GPUs became the hardware of choice for deep learning largely by coincidence. The chips were initially designed to quickly render graphics in applications such as video games. Unlike CPUs, which have four to eight complex cores for doing a variety of computation, GPUs have hundreds of simple cores that can perform only specific operations—but the cores can tackle their operations at the same time rather than one after another, shrinking the time it takes to complete an intensive computation.
It didn’t take long for the AI research community to realize that this massive parallelization also makes GPUs great for deep learning. Like graphics-rendering, deep learning involves simple mathematical calculations performed hundreds of thousands of times. In 2011, in a collaboration with chipmaker Nvidia, Google found that a computer vision model it had trained on 2,000 CPUs to distinguish cats from people could achieve the same performance when trained on only 12 GPUs. GPUs became the de facto chip for model training and inferencing—the computational process that happens when a trained model is used for the tasks it was trained for.
But GPUs also aren’t perfect for deep learning. For one thing, they cannot function as a standalone chip. Because they are limited in the types of operations they can perform, they must be attached to CPUs for handling everything else. GPUs also have a limited amount of cache memory, the date storage area nearest a chip’s processors. This means the bulk of the data is stored off-chip and must be retrieved when it is time for processing. The back-and-forth data flow ends up being a bottleneck for computation, capping the speed at which GPUs can run deep-learning algorithms.
In recent years, dozens of companies have cropped up to design AI chips that circumvent these problems. The trouble is, the more specialized the hardware, the more expensive it becomes.
So Neural Magic intends to buck this trend. Instead of tinkering with the hardware, the company modified the software. It redesigned deep-learning algorithms to run more efficiently on a CPU by utilizing the chips’ large available memory and complex cores. While the approach loses the speed achieved through a GPU’s parallelization, it reportedly gains back about the same amount of time by eliminating the need to ferry data on and off the chip. The algorithms can run on CPUs “at GPU speeds,” the company says—but at a fraction of the cost. “It sounds like what they have done is figured out a way to take advantage of the memory of the CPU in a way that people haven’t before,” Thompson says.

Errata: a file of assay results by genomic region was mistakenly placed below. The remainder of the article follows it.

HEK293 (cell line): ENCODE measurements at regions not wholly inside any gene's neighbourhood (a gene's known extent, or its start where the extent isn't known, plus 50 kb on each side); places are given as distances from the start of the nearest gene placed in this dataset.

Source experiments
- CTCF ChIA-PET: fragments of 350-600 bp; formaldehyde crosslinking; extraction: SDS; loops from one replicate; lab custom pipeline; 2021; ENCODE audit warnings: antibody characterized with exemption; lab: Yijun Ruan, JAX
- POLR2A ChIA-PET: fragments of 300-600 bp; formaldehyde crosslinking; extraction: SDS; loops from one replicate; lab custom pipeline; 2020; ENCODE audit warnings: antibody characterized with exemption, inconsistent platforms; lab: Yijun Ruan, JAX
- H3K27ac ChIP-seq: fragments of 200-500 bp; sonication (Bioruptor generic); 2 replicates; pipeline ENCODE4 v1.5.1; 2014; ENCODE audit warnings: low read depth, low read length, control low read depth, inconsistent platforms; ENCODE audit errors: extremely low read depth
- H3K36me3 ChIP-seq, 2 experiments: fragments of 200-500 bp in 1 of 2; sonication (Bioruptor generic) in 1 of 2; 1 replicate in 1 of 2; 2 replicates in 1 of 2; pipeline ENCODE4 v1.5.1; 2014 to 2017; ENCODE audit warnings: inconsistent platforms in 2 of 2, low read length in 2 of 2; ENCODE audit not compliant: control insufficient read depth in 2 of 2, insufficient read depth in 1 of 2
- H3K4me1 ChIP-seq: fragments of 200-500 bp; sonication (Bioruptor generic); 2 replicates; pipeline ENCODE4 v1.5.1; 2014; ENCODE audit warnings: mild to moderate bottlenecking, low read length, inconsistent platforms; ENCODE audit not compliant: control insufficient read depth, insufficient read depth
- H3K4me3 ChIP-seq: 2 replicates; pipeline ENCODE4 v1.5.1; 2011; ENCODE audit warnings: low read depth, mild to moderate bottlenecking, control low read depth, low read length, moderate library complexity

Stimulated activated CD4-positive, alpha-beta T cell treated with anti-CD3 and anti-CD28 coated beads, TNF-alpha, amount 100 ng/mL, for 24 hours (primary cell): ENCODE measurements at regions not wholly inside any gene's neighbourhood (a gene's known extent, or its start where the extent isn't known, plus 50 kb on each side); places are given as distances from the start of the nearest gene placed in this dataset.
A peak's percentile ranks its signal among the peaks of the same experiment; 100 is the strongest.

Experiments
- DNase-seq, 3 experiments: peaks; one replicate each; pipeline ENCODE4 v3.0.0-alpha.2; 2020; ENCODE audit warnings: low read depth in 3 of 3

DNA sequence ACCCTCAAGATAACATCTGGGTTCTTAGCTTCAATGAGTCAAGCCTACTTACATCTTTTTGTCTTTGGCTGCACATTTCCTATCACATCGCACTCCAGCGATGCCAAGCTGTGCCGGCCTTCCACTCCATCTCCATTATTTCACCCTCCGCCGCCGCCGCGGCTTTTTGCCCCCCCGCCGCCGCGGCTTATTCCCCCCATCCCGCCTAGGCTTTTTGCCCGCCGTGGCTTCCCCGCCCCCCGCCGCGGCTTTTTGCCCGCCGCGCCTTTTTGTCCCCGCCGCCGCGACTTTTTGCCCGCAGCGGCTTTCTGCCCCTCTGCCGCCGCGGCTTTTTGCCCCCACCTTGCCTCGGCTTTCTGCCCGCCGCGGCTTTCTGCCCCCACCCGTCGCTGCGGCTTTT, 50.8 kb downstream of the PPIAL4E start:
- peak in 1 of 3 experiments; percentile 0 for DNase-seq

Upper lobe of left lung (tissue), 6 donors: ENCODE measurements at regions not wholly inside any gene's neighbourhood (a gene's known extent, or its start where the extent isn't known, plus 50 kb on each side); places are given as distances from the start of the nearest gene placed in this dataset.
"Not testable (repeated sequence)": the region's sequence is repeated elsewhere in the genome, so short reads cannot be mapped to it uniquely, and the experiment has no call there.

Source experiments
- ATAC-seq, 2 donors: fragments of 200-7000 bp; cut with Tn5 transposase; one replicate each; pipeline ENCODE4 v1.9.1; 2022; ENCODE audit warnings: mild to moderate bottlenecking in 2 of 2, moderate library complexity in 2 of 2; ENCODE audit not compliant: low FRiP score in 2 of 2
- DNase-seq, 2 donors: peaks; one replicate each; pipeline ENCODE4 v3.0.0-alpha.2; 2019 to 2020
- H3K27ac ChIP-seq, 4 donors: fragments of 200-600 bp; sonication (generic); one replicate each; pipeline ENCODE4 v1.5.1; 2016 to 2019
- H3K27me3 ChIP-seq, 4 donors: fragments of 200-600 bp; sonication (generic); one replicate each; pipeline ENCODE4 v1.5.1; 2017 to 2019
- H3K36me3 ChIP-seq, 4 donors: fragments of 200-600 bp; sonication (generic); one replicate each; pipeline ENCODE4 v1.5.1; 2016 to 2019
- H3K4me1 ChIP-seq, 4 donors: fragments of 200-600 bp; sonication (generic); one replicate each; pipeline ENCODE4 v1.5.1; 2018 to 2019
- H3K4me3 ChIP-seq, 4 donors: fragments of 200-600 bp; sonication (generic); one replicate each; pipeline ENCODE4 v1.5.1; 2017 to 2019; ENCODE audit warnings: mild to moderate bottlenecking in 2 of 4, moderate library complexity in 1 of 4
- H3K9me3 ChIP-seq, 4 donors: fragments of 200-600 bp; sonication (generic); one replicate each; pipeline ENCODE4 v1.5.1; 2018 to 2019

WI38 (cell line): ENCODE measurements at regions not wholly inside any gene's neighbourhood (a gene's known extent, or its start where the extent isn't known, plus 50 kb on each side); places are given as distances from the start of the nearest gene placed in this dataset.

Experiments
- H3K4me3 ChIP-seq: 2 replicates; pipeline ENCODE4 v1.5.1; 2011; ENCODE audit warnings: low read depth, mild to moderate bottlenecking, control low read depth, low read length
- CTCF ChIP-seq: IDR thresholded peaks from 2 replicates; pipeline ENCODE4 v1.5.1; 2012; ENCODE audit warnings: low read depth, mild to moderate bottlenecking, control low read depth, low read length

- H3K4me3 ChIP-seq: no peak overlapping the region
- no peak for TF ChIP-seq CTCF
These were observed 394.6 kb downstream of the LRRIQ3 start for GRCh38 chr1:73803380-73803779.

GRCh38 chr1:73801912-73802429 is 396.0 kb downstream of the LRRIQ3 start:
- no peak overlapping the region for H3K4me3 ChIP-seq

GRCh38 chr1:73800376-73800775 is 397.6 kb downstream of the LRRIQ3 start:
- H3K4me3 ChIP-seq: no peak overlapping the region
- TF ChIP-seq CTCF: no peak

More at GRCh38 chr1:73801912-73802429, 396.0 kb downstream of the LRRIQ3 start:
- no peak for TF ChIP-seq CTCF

Neural Magic believes there may be a few reasons why no one took this approach previously. First, it’s counterintuitive. The idea that deep learning needs specialized hardware is so entrenched that other approaches may easily be overlooked. Second, applying AI in industry is still relatively new, and companies are just beginning to look for easier ways to deploy deep-learning algorithms. But whether the demand is deep enough for Neural Magic to take off is still unclear. The firm has been beta-testing its product with around 10 companies—only a sliver of the broader AI industry.
“We want to improve not just neural networks but also computing overall.”
Neural Magic currently offers its technique for inferencing tasks in computer vision. Clients must still train their models on specialized hardware but can then use Neural Magic’s software to convert the trained model into a CPU-compatible format. One client, a big manufacturer of microscopy equipment, is now trialing this approach for adding on-device AI capabilities to its microscopes, says Shavit. Because the microscopes already come with a CPU, they won’t need any additional hardware. By contrast, using a GPU-based deep-learning model would require the equipment to be bulkier and more power hungry.
Another client wants to use Neural Magic to process security camera footage. That would enable it to monitor the traffic in and out of a building using computers already available on site; otherwise it might have to send the footage to the cloud, which could introduce privacy issues, or acquire special hardware for every building it monitors.
Shavit says inferencing is also only the beginning. Neural Magic plans to expand its offerings in the future to help companies train their AI models on CPUs as well. “We believe 10 to 20 years from now, CPUs will be the actual fabric for running machine-learning algorithms,” he says.
Thompson isn’t so sure. “The economics have really changed around chip production, and that is going to lead to a lot more specialization,” he says. Additionally, while Neural Magic’s technique gets more performance out of existing hardware, fundamental hardware advancements will still be the only way to continue driving computing forward. “This sounds like a really good way to improve performance in neural networks,” he says. “But we want to improve not just neural networks but also computing overall.”